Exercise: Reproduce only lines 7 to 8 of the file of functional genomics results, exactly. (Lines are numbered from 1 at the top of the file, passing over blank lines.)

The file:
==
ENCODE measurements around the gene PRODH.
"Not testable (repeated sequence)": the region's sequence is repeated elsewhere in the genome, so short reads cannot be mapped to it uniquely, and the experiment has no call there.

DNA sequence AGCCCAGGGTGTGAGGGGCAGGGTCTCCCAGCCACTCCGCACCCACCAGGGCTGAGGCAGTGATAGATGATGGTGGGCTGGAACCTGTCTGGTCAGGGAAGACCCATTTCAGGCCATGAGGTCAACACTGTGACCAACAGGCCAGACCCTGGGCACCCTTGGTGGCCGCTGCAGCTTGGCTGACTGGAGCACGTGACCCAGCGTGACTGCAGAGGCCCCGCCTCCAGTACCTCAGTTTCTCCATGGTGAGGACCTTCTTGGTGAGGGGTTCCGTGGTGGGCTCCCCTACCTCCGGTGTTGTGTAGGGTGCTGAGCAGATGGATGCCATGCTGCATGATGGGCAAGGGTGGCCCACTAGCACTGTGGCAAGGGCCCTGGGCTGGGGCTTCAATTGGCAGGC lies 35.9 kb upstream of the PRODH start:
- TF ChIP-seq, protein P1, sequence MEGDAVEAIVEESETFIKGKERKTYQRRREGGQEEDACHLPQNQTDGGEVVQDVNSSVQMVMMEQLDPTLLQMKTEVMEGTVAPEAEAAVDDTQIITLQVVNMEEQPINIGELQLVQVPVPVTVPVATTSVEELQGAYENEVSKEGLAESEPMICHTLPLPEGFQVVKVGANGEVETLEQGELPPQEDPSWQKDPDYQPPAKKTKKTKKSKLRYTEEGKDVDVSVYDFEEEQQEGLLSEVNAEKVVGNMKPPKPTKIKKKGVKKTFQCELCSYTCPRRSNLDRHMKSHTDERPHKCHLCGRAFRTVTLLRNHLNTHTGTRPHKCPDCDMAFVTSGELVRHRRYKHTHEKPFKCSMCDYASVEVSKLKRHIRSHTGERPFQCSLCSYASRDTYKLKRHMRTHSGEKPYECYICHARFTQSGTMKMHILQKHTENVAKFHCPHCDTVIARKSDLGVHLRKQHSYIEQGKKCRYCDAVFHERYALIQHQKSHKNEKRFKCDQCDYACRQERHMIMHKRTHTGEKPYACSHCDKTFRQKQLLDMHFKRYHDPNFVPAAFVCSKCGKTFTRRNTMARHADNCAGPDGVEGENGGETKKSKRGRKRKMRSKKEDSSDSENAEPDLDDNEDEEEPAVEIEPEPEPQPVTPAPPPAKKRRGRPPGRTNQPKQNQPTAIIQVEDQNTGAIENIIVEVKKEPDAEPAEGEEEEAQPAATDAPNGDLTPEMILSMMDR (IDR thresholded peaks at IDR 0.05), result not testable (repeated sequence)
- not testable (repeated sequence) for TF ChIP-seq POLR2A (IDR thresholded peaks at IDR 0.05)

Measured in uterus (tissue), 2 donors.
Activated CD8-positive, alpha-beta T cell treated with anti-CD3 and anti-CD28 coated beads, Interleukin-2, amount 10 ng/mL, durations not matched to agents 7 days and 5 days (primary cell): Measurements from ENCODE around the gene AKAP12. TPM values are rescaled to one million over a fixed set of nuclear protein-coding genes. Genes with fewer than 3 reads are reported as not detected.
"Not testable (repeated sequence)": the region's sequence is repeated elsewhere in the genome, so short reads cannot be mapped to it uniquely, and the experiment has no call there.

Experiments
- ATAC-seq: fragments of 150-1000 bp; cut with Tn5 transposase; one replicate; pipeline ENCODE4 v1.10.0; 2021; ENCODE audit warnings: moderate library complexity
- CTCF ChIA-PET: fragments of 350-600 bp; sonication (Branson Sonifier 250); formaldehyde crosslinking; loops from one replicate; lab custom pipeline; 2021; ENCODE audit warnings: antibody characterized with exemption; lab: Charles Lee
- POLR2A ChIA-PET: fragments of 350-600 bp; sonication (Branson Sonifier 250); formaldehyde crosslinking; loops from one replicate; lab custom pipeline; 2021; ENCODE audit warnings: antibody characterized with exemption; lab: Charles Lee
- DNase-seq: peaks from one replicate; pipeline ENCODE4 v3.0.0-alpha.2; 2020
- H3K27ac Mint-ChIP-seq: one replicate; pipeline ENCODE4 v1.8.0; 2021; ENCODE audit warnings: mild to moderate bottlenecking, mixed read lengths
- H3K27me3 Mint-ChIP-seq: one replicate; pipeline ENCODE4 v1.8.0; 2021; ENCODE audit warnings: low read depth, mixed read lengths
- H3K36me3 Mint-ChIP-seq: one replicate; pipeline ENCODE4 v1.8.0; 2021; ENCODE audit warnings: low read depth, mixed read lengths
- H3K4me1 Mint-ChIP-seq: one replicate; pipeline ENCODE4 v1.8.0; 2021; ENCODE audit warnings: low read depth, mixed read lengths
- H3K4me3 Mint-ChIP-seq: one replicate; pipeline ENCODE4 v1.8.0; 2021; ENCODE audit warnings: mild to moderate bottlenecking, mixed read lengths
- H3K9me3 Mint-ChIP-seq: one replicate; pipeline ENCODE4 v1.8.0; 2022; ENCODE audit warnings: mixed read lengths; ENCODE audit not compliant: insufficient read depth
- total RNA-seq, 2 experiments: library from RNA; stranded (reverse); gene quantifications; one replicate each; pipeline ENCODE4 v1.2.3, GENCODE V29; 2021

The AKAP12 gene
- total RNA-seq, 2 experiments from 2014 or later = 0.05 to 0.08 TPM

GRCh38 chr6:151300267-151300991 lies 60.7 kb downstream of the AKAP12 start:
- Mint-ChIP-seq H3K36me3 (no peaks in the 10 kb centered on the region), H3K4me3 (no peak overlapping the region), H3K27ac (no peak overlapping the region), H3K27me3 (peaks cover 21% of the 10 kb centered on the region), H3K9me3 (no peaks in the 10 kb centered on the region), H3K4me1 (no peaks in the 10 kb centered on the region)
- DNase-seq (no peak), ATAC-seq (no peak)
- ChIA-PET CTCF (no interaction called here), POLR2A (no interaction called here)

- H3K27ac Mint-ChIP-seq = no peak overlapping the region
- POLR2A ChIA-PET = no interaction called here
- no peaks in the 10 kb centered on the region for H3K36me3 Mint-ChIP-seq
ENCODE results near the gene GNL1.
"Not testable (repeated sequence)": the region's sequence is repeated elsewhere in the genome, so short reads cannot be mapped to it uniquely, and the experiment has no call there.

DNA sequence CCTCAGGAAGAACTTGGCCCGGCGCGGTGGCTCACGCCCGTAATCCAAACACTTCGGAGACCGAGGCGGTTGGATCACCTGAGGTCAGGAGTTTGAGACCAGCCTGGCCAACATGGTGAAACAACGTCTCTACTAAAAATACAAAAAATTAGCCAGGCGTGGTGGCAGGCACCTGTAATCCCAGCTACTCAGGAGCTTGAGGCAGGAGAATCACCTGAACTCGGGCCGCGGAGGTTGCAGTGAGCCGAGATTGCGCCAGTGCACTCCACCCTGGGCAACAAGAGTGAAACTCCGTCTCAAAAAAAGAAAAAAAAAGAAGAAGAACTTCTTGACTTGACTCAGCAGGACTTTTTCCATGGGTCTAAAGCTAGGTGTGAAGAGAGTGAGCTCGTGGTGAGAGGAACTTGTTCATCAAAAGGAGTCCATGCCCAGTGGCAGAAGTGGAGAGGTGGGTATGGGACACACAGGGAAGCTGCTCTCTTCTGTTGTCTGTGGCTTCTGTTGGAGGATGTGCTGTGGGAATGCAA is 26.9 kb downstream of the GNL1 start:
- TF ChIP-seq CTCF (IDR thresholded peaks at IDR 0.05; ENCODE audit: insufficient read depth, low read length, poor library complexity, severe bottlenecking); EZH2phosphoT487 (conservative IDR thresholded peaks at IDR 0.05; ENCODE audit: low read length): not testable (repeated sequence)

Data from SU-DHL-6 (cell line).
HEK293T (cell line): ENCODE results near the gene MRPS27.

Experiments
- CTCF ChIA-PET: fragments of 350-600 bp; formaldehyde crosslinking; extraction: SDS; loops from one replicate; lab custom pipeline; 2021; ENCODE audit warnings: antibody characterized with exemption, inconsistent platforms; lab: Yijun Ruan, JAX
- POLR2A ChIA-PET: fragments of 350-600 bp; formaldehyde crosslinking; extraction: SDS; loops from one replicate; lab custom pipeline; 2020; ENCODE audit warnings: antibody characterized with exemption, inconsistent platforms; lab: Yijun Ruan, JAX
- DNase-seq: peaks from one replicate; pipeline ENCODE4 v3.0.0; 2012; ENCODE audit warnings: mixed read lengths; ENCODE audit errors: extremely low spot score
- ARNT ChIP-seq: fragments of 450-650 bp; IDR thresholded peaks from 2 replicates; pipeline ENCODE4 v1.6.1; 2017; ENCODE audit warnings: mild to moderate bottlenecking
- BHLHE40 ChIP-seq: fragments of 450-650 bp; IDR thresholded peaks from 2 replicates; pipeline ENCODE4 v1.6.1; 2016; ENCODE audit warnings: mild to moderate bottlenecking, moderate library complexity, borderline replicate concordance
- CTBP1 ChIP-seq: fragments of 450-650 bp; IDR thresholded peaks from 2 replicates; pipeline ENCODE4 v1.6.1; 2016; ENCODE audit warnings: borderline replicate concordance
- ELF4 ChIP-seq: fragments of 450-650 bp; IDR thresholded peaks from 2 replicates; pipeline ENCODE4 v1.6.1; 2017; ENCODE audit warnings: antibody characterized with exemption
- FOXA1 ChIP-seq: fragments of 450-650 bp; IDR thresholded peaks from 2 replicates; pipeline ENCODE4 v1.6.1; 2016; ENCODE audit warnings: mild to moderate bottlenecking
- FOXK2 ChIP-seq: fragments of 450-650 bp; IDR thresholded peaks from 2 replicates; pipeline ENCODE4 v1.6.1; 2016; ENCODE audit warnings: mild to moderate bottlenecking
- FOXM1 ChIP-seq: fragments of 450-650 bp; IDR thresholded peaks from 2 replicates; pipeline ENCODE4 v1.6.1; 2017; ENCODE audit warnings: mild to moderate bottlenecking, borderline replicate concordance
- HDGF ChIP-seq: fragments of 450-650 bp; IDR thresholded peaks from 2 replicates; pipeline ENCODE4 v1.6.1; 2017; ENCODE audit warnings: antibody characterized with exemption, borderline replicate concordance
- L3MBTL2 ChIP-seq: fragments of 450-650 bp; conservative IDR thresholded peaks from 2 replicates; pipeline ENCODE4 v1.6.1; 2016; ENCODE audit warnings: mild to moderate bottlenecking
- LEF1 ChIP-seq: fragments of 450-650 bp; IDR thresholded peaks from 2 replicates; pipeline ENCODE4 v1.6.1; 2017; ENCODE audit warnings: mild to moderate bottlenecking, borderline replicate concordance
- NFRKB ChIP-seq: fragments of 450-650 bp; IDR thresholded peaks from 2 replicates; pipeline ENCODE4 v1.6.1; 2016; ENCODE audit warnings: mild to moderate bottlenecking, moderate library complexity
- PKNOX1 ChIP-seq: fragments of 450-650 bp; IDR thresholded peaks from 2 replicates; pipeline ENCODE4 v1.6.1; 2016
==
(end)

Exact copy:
Activated CD8-positive, alpha-beta T cell treated with anti-CD3 and anti-CD28 coated beads, Interleukin-2, amount 10 ng/mL, durations not matched to agents 7 days and 5 days (primary cell): Measurements from ENCODE around the gene AKAP12. TPM values are rescaled to one million over a fixed set of nuclear protein-coding genes. Genes with fewer than 3 reads are reported as not detected.
"Not testable (repeated sequence)": the region's sequence is repeated elsewhere in the genome, so short reads cannot be mapped to it uniquely, and the experiment has no call there.